The infrastructure, on it’s own, is perfect. You can access your ERP data from anywhere in the world without having to worry about hardware and security setup. You don’t have to setup Azure and it’s practically plug-and-play. Furthermore, you get free upgrades and cumulative updates applied as they’re released by the Microsoft product team.
You basically require zero IT infrastructure spending to run your business.
What set this infrastructure apart is the ability for developers to create customizations that can be implemented through extensions. The extensions are like of like widgets or little apps that you can install for your instance of Dynamics 365. It’s like having an Apple phone with apps that you can download from the app store to enhance your experience with the phone.
The ease of deployment and the free updates from their subscription, in addition for you to download and install extensions from the Appsource store is the next best thing since sliced bread in the ERP world.
While the infrastructure is perfect, there are some questions on who Microsoft believes are the profiles of the users that will be using the product.
Is Dynamics 365 Business Central catered towards micro-businesses (1-5 user companies) or is it catered more for small-mid sized companies (10-500+ users) as it traditionally is?
I’ve wondered about this since they introduced the concept to what was known as Dynamics 365 Finance and Operations Business Edition (RIP). There are some features that makes no sense for micro companies and there are some features that absolutely wrecks havoc on small-mid sized companies.
One of the promise from Microsoft is that they will make the software extremely easy to use. To some extent, they’ve really done quite a bit on the user interface. They’ve added very nice charts and statistics, in addition, the screens are extremely beautiful.
But let’s make a distinction on ease of use and dumbing down the software. Let’s take a look at the Item Card as an example to see what I’m talking about.
Note that this is only available if you set the User Experience on the Company Information to Basic or Essential.
If you look at the inventory item card, you’ll notice an icon next to the quantity on hand field.
If you click on it, a screen will pop up to allow users to just change any quantity for each location.
This means that anyone with access to the items can change the quantity without proper procedures and counts. Imagine running a mid-sized companies and allowing your users to be able to edit inventory quantities to any amount they wish.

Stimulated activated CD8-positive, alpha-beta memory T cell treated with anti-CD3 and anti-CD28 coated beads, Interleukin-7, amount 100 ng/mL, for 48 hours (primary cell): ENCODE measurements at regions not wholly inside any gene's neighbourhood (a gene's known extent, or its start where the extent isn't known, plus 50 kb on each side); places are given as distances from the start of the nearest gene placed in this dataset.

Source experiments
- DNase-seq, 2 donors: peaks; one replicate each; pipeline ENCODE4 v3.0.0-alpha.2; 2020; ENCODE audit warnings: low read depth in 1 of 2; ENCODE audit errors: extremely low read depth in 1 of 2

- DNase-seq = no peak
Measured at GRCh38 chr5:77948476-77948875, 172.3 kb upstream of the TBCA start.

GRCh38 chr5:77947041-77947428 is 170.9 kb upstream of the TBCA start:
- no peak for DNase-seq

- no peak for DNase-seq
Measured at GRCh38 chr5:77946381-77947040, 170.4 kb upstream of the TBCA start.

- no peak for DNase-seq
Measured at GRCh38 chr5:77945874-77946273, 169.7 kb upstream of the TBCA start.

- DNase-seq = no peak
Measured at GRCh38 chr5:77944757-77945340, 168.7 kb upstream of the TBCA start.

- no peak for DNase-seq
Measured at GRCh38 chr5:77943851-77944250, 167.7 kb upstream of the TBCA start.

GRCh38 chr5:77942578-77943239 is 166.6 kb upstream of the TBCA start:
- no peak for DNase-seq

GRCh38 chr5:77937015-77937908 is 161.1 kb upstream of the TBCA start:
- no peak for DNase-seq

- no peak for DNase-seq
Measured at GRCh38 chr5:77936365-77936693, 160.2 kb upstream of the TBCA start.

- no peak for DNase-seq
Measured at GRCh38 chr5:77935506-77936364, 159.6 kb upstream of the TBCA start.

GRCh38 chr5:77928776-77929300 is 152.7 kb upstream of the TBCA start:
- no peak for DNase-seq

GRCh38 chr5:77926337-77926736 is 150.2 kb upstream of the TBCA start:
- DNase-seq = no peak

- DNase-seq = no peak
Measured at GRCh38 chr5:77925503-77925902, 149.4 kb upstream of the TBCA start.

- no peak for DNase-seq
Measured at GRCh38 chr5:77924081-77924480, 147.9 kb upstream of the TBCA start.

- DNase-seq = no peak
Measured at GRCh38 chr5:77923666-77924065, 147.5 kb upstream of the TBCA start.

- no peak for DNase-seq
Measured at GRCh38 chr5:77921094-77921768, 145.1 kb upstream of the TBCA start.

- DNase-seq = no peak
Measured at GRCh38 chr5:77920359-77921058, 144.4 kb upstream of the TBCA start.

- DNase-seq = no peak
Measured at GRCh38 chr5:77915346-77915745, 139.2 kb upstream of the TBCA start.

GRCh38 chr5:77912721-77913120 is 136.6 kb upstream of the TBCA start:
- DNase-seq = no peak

I think this feature is probably more suited for the suited for mom and pop shop. Where you can just look at your shelf and adjust quantity on the fly.
However, on the same item card, you’ll notice something on the ribbons that’s promoted (meaning a large icon).
It’s the approvals/workflow management icons.
Now I run a small consulting shop. We have less than 10 employees. Here’s a typical approval/workflow request scenario between me and my
Me: “Hey honey, can I xxxxxxx?”
And that’s my approval/workflow request.
Do I really need to automate or systemize this? It’s a colossal waste of time to even opening an e-mail about it. I think bugging her with an e-mail will annoy my boss more and maybe that’s the point? But I digress.
The point is that in this one simple screen, you seem to have 2 features that cater to a very different clientele that will balk at each other. I think in this case, you really can’t please either sides.
Given the choice, I’d rather Microsoft focus the application to small-mid companies, like what the marketing message states. We’ve implemented micro-businesses using the old Dynamics NAV product with great success. I don’t see why it has to be different with Dynamics 365 Business Central.
To be fair to Microsoft, the product team has been pretty efficient on addressing issues within the application. I’m just not sure exactly if these “features” are counted as issues and what the logic behind implementing these in the base application is…